Ujiri is determined to play this to the bone, and he's definitely done that so far. But we've seen his prospective return value drop, and then drop again. He went from three firsts, Devin Harris, and Derrick Favors, to now trying to weasel out a pick from where there is none to pull. Were this a simple trade situation for a star on a long-term contract, he wouldn't have this problem. A trade with Houston, with young players, talented veterans, expiring contracts, and multiple picks, including the Knicks' in 2012. A trade with Golden State, or Dallas. But those options don't exist, because at the end of the day, Anthony has played this well, and shown that he's perfectly willing to lose money to avoid playing somewhere he doesn't want to be. Luckily for Ujiri, part of him is still okay with the idea of signing with Denver. But if they keep playing hardball, how long's that going to last?
Ujiri is shaking his gun and making threats all over this faceoff. The problem is, the other participants know that gun's almost empty.
Donnie WalshSo what of Walsh? Why isn't he scrambling for trade partners, mortgaging the future, trying to rip his own nails out to get Carmelo Anthony? As Ken Berger of CBSSports.com reports Wednesday: he doesn't have to. Walsh is well aware that he's the only one negotiating with Denver, that the odds of Mikhail Prokhorov entering the fray at the last minute while swallowing his considerable pride are pretty low. Walsh knows that in free agency, he'll have more than enough to cover Anthony regardless of how the CBA works out (as a source told Berger, "I don’t care what the cap comes in at, they can get the guy. I've done the math a million times.") Walsh isn't scrambling because he doesn't have to. He'll sit back, offer reasonable packages for Melo based off of what the Knicks can offer without sacrificing too much, and sit back. If Denver decides to call the bluff and not trade Melo before the deadline, and Anthony responds by running scared to the sure money, how will Walsh respond?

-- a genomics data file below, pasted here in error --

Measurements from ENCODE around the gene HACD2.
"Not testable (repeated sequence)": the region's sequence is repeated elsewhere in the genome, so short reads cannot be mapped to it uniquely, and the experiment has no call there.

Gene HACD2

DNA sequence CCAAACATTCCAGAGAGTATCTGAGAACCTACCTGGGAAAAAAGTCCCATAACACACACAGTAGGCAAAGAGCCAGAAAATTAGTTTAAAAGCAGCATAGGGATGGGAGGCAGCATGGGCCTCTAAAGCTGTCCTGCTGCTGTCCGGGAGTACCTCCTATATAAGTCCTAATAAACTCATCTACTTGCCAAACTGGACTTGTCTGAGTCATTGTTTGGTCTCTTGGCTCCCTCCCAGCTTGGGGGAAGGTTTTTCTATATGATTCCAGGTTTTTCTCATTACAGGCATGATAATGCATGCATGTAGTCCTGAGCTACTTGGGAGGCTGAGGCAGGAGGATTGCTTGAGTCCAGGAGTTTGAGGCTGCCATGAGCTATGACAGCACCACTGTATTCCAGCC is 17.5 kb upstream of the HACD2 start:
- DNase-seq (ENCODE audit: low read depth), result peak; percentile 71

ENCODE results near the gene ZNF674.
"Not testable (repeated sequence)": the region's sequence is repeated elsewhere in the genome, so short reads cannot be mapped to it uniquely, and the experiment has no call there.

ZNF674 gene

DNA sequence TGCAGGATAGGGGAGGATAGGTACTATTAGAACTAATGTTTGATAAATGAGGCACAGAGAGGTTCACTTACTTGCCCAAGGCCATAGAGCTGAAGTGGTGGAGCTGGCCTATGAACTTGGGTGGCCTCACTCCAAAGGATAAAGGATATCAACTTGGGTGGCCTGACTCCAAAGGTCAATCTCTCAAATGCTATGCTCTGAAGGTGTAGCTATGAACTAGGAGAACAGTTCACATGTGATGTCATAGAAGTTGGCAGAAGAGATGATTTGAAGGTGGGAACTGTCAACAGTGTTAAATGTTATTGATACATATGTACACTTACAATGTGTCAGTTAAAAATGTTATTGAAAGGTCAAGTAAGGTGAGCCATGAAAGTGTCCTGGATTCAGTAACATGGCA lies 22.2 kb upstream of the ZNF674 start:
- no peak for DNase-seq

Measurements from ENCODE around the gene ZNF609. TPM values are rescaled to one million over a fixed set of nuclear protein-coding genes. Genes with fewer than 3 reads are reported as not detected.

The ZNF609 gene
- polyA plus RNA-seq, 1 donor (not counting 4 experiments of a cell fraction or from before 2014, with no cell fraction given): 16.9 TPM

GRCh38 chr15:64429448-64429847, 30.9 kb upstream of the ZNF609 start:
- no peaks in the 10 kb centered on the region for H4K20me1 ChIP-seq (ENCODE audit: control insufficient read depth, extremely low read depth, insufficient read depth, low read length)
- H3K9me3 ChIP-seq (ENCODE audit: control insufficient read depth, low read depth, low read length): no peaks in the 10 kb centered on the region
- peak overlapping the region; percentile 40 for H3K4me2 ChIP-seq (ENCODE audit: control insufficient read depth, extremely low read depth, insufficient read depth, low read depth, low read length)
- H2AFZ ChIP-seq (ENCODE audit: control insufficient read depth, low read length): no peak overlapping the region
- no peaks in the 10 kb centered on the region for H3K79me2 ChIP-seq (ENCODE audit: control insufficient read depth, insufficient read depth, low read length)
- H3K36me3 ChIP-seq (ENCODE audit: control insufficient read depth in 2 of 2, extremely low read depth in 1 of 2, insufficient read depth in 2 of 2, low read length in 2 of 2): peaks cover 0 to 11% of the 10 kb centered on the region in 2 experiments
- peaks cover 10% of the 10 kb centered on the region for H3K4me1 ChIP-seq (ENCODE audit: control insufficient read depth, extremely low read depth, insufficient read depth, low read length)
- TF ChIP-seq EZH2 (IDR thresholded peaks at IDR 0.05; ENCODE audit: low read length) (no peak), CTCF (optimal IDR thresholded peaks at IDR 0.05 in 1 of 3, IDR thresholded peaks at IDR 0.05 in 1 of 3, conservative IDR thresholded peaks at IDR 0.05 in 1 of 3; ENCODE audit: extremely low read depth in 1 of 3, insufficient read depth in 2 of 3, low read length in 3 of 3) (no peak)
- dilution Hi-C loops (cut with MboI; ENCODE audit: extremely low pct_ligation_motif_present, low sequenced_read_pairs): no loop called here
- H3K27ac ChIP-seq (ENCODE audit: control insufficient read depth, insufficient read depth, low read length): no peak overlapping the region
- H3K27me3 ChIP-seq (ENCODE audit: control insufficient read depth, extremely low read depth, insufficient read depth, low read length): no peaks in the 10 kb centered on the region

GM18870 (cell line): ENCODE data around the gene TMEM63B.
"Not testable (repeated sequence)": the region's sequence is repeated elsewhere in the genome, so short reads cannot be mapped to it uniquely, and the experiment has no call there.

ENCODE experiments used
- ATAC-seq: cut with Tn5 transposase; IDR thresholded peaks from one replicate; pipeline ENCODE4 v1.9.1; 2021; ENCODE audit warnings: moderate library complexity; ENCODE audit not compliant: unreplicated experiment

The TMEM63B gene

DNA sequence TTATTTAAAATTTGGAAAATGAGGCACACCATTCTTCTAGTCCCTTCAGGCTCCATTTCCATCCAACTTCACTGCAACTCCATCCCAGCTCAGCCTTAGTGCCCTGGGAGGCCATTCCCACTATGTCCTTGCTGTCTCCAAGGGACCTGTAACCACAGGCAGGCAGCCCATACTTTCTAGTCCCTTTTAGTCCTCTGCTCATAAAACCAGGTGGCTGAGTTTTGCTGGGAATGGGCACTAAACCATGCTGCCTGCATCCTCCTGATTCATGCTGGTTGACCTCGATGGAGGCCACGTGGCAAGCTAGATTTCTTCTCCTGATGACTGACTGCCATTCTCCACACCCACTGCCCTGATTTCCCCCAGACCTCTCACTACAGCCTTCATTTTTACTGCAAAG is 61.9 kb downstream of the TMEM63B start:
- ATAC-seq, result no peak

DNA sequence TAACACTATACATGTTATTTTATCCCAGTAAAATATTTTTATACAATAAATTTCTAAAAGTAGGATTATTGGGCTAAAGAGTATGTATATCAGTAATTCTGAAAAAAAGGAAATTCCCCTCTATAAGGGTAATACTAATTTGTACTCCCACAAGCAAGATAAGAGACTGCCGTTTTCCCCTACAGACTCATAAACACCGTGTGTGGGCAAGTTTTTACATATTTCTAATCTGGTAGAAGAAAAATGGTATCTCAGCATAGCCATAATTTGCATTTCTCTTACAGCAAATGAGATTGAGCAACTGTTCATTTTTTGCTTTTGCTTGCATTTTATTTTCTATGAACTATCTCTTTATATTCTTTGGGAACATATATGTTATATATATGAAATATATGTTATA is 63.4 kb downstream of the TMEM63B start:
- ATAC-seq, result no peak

He'll just go back to work. If Walsh misses out on Melo, he'll work to build depth with his newfound cap space following Eddy Curry's contract expiring, then wait for 2012. You know, 2012, when Chris Paul, Deron Williams, and Dwight Howard could conceivably be free agents. Carmelo Anthony is not the only All-Star fish in the sea. Walsh has been around a while. He's not going to overreact or over-extend a franchise that habitually over-extended itself for years, causing the whol mess in the first place. He'll be patient, while opportunistic. There's this feeling that the Knicks are a failure because they're not ready to compete for a championship. But this Knicks team wasn't assembled around a 2-3 year window. It was built for long-term sustainability. The cost of that is patience and a deliberate approach. Not selling the barn to get the cow.